Collecting Back Child Support

Are you worried about collecting back child support for your child or children? Watch this video and read below to learn about your options from Family Lawyer Paige Navarro. 


Unfortunately, within the area of family law, having to collect back child support is a common occurrence. We have had clients come to us that have not received child support obligations from the other parent in years. Whether it has been a few months or much longer, if you find yourself facing this issue, know that you do have options available to collect the money that is owed.

When You’re Owed Child Support, Document Everything

The first thing you should do is document everything. Keep detailed records of all communication with the other parent, including any agreements, court orders, and payment history. These will serve as crucial evidence in your case. If you have failed to document anything so far, it’s never too late to start.

Is Communication an Issue?

Before moving forward with potential legal action, we must ask: are you sure the missing payments are not due to a simple communication breakdown? Consider having an honest (yet amicable) conversation with the other parent to discuss your concerns and explain what is expected going forward. However, if you already have had this discussion, it is likely time to move on to the next step.

When It’s Time to Take Legal Action

If the failure to pay child support is not due to a simple lack of communication, talk to a family law attorney. He or she can provide guidance on the legal options available to you. The family law attorney will also assist in filing the necessary paperwork to obtain the child support that is owed to you and your children.

Enforcement Options with Back Child Support

While enforcement options vary, typically the course to collect back child support is filing a contempt action. Through filing a contempt, your attorney can gain access to the other parent’s employer records that shows their income. The attorney uses this information to create a payment plan. The payments will include the existing child support obligation based on their current income, along with an additional amount to pay off the back child support (also called “arrearages”). This plan is then submitted to the judge for approval and enforcement.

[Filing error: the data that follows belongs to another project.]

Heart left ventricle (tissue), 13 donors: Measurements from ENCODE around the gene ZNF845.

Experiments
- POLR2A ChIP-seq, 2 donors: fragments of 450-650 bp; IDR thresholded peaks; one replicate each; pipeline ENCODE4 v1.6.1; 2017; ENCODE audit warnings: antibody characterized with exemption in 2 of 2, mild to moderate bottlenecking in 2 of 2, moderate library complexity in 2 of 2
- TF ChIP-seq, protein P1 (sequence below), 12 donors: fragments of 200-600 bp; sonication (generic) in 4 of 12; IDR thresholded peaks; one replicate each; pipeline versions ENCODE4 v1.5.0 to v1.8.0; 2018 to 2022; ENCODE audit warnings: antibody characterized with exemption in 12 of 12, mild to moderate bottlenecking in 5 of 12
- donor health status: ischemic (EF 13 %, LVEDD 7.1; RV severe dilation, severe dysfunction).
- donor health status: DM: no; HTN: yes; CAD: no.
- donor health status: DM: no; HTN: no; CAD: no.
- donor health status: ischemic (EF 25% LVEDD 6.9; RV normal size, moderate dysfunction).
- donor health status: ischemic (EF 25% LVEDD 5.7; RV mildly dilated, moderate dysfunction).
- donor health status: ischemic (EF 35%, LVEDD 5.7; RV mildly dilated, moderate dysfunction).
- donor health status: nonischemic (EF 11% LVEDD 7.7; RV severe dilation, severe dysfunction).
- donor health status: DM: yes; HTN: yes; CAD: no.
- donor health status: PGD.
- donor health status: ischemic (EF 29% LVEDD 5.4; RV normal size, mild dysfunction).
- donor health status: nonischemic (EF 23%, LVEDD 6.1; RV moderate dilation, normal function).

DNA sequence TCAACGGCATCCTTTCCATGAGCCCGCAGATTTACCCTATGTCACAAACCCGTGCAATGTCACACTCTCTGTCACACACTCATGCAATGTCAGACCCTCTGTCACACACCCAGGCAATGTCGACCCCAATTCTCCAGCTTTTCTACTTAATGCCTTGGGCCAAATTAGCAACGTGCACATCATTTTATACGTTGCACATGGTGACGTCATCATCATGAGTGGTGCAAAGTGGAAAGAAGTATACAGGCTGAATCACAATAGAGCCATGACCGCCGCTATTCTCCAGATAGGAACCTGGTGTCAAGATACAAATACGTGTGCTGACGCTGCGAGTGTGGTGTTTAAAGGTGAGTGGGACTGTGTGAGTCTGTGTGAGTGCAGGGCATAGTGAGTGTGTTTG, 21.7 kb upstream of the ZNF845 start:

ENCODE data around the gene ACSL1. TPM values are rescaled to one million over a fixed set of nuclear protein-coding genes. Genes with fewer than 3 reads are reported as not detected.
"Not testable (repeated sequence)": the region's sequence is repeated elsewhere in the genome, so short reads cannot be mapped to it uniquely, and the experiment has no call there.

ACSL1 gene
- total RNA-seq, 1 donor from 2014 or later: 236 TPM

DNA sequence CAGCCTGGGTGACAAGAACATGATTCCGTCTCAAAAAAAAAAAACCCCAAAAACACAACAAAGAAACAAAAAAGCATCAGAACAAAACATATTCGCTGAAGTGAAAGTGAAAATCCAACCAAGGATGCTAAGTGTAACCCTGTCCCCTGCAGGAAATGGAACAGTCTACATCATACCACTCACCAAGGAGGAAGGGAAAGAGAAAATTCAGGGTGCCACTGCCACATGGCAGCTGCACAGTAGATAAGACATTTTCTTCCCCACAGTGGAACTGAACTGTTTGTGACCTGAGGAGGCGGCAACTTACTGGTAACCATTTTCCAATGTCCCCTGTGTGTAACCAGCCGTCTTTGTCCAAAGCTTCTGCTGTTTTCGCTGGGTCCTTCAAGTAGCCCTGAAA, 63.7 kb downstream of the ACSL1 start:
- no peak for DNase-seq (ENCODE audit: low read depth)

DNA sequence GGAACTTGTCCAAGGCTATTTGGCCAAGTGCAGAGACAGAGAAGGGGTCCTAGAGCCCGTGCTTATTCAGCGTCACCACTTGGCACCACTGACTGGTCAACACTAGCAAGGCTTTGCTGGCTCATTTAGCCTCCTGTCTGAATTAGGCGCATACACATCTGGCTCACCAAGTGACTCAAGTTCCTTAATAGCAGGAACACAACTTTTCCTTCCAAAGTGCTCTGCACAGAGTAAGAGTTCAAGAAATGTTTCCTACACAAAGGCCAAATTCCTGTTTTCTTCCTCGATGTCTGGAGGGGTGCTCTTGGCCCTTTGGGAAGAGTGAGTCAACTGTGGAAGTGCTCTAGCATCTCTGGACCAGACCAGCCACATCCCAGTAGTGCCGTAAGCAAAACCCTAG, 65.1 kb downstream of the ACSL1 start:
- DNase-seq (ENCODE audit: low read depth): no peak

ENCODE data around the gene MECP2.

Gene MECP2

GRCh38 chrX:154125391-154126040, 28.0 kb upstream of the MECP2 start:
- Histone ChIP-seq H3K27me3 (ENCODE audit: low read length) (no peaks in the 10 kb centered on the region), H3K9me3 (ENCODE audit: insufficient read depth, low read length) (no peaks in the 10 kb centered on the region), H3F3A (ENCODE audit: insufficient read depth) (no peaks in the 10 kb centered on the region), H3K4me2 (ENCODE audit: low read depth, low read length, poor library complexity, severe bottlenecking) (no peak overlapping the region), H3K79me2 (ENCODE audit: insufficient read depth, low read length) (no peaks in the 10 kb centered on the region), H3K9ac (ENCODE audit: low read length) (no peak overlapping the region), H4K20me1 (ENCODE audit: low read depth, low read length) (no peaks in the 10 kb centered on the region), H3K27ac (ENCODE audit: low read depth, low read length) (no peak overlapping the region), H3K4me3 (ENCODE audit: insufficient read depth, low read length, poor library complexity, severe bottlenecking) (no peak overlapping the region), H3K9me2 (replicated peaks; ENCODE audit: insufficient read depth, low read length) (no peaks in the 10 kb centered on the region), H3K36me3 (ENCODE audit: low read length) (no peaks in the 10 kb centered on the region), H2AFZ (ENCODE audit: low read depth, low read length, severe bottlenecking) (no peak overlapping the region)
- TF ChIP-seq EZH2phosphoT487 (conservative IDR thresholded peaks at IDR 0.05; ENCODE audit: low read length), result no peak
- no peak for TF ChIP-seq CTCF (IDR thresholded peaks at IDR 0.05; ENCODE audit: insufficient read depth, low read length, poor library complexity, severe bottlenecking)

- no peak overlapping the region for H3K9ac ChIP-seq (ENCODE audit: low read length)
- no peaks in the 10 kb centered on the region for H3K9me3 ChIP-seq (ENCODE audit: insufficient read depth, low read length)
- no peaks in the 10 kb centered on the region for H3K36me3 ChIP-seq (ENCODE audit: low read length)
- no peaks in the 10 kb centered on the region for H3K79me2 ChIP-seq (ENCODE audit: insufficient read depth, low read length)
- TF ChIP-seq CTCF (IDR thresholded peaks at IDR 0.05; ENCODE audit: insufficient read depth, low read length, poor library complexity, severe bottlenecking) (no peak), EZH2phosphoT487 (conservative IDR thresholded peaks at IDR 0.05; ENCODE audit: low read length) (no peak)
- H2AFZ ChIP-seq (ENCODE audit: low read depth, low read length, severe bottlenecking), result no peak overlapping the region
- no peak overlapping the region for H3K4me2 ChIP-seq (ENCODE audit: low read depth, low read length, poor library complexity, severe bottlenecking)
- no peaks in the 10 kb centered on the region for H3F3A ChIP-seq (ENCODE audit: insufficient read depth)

Why It’s Important to Make A Plan

We understand the frustrations that come along with being owed back child support. While it may seem overwhelming to go down the path of hiring an attorney for help, the effort will be well worth it in the end when payments start coming in as they should. The well-being of your child or children is worth every effort. If you have questions about being owed child support in Southeast Georgia, contact us to schedule a consultation. Our family law attorneys are here to serve you.

Contact Us

Martha Hall, Family Law Attorney in Springfield, GA

Family Law Attorney
Martha Hall

Paige Navarro, Family Law Attorney in Statesboro, GA

Family Law Attorney
Paige Navarro

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